On April 7th, 2014 a team of security researchers announced the discovery of a potential security flaw affecting the internet. The Heartbleed Bug is a serious vulnerability in the popular OpenSSL cryptographic software library. This weakness allows stealing the information protected, under normal conditions, by the SSL/TLS encryption used to secure the Internet. Thankfully our servers are unaffected by this flaw.
We have tested our servers and also contacted RapidSLL, the company that issued our security certificate, and verified that Divesummit.com is not vulnerable to the Heartbleed attack. Below see the test results for our servers. You can run this test yourself for any website you visit.
Rest assured, Divesummit.com remains committed to securing the confidential data of our users.
Time may be running out in the search for the missing Malaysian flight MH370 and the U.S. Navy is stepping up operations in assisting the world in locating the missing airliner.
The U.S. Navy is deploying the Towed Pinger Locator or TPL-25 to this remote southern part of the Indian Ocean. It is a 29kg system which “meets the Navy’s requirement for locating emergency relocation pingers on downed Navy and commercial aircraft down to a maximum depth of 20,000 feet anywhere in the world”, according to info on the official Navy website. Its being deployed to the region in an increased effort to locate the faint pains that the black box should be emitting.
The battery in the black box is designed to send these locating pings for 30 days. Being that the airliner disappeared 23 days ago time is running out to detect the signal.
This area of open ocean is especially difficult to search because of its remoteness. Also with the lack of landmass which normally slows down the swirling waters of the globe debris can easily drift vast distances.
Congratulations to Suunto for earning once again a Tauchen award for best dive computer. On January 23 in Nachtresidenz, Düsseldorf the German diving magazine Tauchen bestowed this honor on Suunto’s DX dive computer.
Suunto is known for their state of the art dive computers and this is there second win of this award in as many years.
Last month David Malvestuto, 34, and Warren Murray, 56, went diving off Bluefish Cove in Carmel, Calif., They had a rare encounter with an octopus who tried to steal their camera equipment!
This kind of encounter is rare because octopus generally avoid humans or are just not interested in them. The divers captured this event for all the world to see. We think the famous author of 20,000 leagues under the sea, Jules Verne, would be very envious of these guys! Check it out!
By: Jonathan Luman
Here is another purpose for your favorite handheld device. An app that functions with a waterproof case can now turn your smartphone into a full fledged dive computer.
Vivian Wagner, of TechNewsWorld describes the advent of Amphibian Labs product, iGills in her March 3, 2014 piece entitled “A Deep Dive Into New Scuba Tech”
Apparently there is still some hesitation. However its obvious that an iPhone today has the computing power that can match a dedicated dive computer. iGills seems to be a great idea and we can’t wait to try it out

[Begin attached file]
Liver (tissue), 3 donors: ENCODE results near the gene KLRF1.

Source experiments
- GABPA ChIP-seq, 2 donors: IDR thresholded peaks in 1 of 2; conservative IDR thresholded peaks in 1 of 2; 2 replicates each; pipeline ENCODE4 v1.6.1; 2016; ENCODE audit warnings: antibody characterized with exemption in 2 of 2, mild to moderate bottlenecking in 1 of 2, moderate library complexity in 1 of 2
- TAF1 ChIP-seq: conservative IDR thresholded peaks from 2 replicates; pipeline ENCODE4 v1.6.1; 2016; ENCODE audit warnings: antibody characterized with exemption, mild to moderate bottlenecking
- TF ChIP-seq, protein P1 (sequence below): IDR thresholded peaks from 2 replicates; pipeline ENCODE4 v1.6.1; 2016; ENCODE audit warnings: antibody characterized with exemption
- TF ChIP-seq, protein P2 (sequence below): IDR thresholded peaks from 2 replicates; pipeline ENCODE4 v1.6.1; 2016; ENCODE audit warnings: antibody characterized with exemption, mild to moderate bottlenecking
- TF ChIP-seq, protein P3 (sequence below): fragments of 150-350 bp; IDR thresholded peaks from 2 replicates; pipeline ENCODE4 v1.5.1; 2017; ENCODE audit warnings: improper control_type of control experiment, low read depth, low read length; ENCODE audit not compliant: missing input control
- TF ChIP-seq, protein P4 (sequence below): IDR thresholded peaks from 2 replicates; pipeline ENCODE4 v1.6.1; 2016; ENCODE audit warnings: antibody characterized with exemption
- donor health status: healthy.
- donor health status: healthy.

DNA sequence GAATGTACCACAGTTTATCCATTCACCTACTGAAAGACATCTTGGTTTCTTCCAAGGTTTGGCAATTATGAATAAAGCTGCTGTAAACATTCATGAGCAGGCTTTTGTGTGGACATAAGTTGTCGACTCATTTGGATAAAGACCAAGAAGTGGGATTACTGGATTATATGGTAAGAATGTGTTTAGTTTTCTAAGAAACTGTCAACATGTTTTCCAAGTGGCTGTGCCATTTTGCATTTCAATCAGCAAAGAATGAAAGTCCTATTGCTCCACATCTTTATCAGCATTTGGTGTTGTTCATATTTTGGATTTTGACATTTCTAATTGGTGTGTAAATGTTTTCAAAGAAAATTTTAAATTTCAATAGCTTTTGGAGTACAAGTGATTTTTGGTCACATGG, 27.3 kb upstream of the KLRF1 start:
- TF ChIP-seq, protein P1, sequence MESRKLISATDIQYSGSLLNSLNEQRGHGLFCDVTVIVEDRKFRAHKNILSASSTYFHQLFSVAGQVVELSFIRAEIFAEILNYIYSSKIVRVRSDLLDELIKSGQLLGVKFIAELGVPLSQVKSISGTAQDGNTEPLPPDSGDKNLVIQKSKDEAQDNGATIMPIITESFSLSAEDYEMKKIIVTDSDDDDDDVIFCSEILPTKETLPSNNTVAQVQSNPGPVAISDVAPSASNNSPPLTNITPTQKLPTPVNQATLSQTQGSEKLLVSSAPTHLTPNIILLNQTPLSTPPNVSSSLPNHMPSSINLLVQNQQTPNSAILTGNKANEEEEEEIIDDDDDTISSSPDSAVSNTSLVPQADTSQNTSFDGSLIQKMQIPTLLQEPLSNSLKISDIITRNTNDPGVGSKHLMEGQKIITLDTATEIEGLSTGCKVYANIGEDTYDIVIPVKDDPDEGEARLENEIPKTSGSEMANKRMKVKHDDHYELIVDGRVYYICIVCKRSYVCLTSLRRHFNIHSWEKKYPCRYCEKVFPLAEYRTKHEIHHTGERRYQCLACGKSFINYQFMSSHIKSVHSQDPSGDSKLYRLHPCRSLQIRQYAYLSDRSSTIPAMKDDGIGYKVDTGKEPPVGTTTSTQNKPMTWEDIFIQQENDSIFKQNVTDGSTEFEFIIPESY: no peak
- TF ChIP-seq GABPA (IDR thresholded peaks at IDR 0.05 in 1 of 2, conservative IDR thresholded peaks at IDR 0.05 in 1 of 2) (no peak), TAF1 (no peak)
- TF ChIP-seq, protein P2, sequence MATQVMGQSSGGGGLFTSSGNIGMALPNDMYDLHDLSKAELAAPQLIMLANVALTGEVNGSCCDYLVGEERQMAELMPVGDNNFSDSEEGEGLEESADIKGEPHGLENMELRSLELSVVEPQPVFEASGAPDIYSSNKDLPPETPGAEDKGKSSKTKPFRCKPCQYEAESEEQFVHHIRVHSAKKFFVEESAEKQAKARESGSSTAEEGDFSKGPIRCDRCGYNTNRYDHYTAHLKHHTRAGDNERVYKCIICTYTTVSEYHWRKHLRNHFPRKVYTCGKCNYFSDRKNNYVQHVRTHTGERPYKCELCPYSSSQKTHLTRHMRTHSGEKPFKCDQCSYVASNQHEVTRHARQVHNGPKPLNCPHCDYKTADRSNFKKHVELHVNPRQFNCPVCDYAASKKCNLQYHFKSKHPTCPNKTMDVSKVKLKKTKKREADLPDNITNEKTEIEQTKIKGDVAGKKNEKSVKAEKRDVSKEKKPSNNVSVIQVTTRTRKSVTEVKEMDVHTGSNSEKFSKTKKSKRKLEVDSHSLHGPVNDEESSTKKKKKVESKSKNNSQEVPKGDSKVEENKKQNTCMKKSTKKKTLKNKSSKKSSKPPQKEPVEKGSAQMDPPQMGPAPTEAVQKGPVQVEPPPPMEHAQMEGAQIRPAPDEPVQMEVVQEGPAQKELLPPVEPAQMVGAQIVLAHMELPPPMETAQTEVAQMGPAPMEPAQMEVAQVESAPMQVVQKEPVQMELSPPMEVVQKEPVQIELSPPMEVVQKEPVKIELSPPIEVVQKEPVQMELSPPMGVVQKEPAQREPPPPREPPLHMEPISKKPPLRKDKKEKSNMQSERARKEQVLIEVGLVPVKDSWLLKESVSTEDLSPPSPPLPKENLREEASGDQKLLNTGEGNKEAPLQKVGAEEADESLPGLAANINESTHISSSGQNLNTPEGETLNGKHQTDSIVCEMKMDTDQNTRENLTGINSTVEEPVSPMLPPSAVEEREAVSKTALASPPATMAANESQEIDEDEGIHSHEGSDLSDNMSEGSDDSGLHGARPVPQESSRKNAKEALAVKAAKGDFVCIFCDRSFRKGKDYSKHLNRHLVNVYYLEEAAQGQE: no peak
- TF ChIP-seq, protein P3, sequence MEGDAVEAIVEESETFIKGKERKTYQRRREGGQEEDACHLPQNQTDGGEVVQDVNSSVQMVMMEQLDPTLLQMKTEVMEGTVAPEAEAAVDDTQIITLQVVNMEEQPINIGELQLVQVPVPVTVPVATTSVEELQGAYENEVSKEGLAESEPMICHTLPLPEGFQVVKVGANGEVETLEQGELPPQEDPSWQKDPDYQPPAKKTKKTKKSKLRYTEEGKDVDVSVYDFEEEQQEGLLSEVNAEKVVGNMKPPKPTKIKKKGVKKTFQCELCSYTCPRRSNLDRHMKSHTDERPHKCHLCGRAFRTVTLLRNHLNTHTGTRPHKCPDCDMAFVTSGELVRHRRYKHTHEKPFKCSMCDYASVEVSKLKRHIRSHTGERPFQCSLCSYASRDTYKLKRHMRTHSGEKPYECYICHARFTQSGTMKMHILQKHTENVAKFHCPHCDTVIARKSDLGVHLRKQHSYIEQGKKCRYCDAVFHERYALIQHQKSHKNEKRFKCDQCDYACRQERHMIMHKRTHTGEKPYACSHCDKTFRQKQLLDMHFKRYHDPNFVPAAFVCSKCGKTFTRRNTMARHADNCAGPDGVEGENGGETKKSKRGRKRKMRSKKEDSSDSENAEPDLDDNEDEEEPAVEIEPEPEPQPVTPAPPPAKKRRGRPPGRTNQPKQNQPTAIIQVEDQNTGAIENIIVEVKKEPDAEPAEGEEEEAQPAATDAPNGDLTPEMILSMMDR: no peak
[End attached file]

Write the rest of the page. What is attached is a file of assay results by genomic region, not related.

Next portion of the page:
There is something so cool about the idea of bringing an iPhone 50 feet down with you. Some of the features available is the ability to take HD video underwater, use your flash light underwater, take photos and it will record the exact depth and location of the photos.
My only question would be how easy would it be to press the buttons underwater and is it clunky at all with gloves on?
I believe there’s always going to be a place for watch-style dive computers but this is a great addition to the dive computer lineup and I am very excited to see what the future holds as smart phones evolve. Android lovers will be happy to hear that a version of their case will be available soon.
By: Jonathan Luman
Originally found in the warm waters of the South Pacific reefs. Lionfish have now been found as far away as Rhode Island USA. Causing alarm among ecologists, businessmen and fisherman alike. Where these exotic fish have taken hold they have caused extensive damage to coral reefs and local fish populations
Scientists theorize that Lionfish first became introduced in the Atlantic ocean by accident. Reproducing rapidly in the waters off Florida and the Caribbean islands. Their numbers have grown dramatically because they have no natural predators in these waters.
Lionfish have been spotted as far north as Rhode Island. Although they do not survive long here in the colder waters. If these Lionfish got a foot hold it could be devastating to the New England fishing industry.
A large amount of resources is currently being spent to educate people about Lionfish and to provide incentives for scuba divers to hunt and capture them in non native waters.
Some see a solution in the fact that the fish are edible and in fact quite delicious.
Groups are urging that the best way to combat Lionfish is to create a market for their meat.
Lionfish don’t have a roar but they do have poisonous fins making them harder to capture by anyone untrained. Although rarely fatal they can make you sick. Divers are encouraged to learn how to handle them before you attempt to capture any.
What can you do? Take action!
- Eat Lionfish! Their white flakey meat is high in protein and is said to be delicious. They are becoming popular in high end restaurants. Check out some recipes
- Download the Seafood Watch app for your Smartphone to make better decisions on what seafood to eat.
- If you spot any of these Lionfish report it to REEF’S Lionfish program
Image: “Caribbean Lionfish” by LASZLO ILYES is licensed under a
Creative Commons Attribution 3.0 Unported License.